Studying at Carleton generally means a curriculum filled with rigor and accompanying sleepless nights. Studying at Carleton as a marginalized student generally means becoming an expert on life before stepping on campus. Becoming an expert on financial aid, housing, internship and externship resources, DACA laws and those for uncodumented students, healing generational trauma, remaining complacent, respectability and professionalism, being the backbone of your low-income family, gender and sexuality, and navigating the pervasive whiteness palpable on campus.
This is not something included in the brochures or in admission programs that target students as part of their diversity tactics. Throughout K-12, and even within conversations in higher education, this requisite of knowing how to “succeed”—that somehow whiteness and wealth remain unaffected by—is scapegoated and normalized by the term of “culture shock.” And this is just the tip of the iceberg, but it is part of the necessary context to understand where Black students, indigenous, queer, trans, and students of color are coming from and why we demand for change on campus because the bottom line is we are exhausted.
From the standpoint of having survived abuse on campus, navigating the precariousness of gender and sexuality, feeling frustrated with the difficulties attached to financial aid, and the lack of support as a result from institutionalized white pathology and apathy is what motivates me to run for CSA President. Now, I have been involved with the CSA Senate for over two years while also being a student-at-large organizer, and as such I want to be clear that becoming CSA President is not the panacea that it is made out to be.
One fact remains true: the role of being student body president sets precedent for policies and initiatives, is a leading voice on committees, pulls influence, and has access to intercollegiate student government leaders across the nation. This I believe is why it is so important for the CSA President to be someone who has the firsthand experience, the internationalist grassroots organizing experience, and the guts to lead that charge in a collective, assertive fashion.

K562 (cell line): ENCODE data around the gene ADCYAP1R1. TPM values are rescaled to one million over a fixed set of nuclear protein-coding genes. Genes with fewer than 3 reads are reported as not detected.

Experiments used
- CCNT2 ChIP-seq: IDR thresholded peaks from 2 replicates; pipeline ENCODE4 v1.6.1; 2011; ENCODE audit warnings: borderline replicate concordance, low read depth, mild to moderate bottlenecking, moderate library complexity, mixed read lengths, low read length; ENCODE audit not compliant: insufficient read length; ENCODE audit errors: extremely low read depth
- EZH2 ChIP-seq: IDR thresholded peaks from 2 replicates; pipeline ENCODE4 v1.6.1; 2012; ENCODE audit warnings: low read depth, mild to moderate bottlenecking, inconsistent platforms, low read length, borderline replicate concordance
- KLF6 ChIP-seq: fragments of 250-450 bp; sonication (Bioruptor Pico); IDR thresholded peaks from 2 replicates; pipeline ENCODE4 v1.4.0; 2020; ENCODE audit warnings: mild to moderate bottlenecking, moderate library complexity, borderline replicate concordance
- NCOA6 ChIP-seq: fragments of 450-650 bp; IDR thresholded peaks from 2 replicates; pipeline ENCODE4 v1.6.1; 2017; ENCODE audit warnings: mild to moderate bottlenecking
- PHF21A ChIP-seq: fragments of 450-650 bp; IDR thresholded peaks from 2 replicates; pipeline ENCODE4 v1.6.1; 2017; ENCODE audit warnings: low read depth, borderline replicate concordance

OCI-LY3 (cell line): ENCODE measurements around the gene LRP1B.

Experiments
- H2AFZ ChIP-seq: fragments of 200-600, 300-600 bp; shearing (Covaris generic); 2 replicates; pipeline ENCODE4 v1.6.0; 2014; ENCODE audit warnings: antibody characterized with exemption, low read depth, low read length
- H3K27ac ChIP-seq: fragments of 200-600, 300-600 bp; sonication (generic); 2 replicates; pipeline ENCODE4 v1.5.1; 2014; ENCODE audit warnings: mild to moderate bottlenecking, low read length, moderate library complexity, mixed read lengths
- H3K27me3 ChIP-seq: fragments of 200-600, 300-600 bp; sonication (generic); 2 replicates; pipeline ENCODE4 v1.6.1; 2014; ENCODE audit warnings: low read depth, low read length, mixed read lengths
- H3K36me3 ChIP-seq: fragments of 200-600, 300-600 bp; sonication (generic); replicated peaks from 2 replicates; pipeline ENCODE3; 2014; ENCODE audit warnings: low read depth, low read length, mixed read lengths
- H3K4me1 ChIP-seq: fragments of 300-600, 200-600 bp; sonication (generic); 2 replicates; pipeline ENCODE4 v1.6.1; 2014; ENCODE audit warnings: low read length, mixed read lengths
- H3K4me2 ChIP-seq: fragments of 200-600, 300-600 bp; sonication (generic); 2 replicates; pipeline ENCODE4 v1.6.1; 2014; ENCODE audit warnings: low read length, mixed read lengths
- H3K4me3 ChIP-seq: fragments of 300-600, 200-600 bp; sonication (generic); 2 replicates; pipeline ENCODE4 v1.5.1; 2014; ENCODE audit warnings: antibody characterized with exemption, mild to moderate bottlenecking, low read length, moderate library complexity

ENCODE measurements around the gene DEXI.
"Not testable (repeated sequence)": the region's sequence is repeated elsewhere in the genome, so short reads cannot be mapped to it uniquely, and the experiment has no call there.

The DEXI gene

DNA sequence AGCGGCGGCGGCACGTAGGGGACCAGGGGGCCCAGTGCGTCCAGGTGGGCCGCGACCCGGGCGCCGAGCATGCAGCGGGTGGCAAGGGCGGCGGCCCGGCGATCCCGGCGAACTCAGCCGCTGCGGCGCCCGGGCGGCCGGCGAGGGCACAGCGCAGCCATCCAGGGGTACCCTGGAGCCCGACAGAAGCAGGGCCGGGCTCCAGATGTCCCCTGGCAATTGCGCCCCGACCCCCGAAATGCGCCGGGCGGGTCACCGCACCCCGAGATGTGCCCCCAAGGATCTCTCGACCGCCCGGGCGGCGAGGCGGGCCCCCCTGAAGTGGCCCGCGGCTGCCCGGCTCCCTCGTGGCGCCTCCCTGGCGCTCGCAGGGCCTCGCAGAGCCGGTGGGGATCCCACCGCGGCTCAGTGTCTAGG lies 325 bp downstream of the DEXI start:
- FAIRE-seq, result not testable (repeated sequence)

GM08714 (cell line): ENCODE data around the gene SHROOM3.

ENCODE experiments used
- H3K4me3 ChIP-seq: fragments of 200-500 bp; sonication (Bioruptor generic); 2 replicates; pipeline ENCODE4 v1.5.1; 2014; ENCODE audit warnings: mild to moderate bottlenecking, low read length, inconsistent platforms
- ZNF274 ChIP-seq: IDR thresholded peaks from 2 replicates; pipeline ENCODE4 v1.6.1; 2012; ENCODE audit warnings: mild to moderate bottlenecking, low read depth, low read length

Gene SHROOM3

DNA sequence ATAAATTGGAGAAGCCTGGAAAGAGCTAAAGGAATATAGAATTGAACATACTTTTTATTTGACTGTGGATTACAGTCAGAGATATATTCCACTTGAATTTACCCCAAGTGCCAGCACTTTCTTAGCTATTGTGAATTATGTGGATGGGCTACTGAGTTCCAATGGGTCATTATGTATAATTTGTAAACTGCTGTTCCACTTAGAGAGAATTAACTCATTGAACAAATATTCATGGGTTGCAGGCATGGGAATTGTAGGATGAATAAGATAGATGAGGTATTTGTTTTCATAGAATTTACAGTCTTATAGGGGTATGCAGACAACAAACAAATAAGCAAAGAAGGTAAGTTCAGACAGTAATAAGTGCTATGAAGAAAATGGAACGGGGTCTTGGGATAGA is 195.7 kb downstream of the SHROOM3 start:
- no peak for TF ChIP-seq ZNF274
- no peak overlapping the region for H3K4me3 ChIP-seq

Enough reforms. Enough waiting. Enough bureaucracy.
Although we have had a diverse set of presidents for a while now, the shortcomings have been linked to the lack of participation from fellow non-Black and white Senators who only join to sign off on those committed to action.
The CSA Senate’s status of unpopularity has little to do with its position, but instead is rooted in the atmosphere of the CSA Senate. For example, we often have meetings that go beyond two hours because students on the call were not prepared, have not done the work, and are posing solutions that are performatively, or at least short-term, solutions.
In response, and as I have shown in my organizing, under my leadership there will be a more robust reporting system with proper accountability, a direct collaboration with cultural orgs that does not involve creating more positions on CSA Senate because we already have far too many (around 30), and setting a tone that we have the ability to truly make this campus the livable and inspiring place, which my white peers seem to think of it as, for all students. And that starts with making college affordable.
This is what I believe radical loving means. It means a better transition for marginalized first-year students into campus in their dorm life, not having to fear that your professor or peers will misgender you or be racist, having catered mental health resources to your identity, continuing to support initiatives that center gender-sensitive training and preventive responses to sexual misconduct, and much more. This must also go beyond adding an extra graduation requirement or other checking-off-the-box styled solutions. It has to be embedded into all aspects of student life because although we as students cannot solve the global structures directly afflicting us within our four years, we most certainly can provide a refuge and make those four years a place to build the leaders who can.
Vote Ale for President, Delina for Vice President, Rahul for treasurer and Mel for Public Relations Officer. Join us in Radical Loving so we can make Carleton a place of Radical Living.
You can all check my platform to see what initiatives or goals I have outlined in my campaign instagram page: @Ale.4.CSA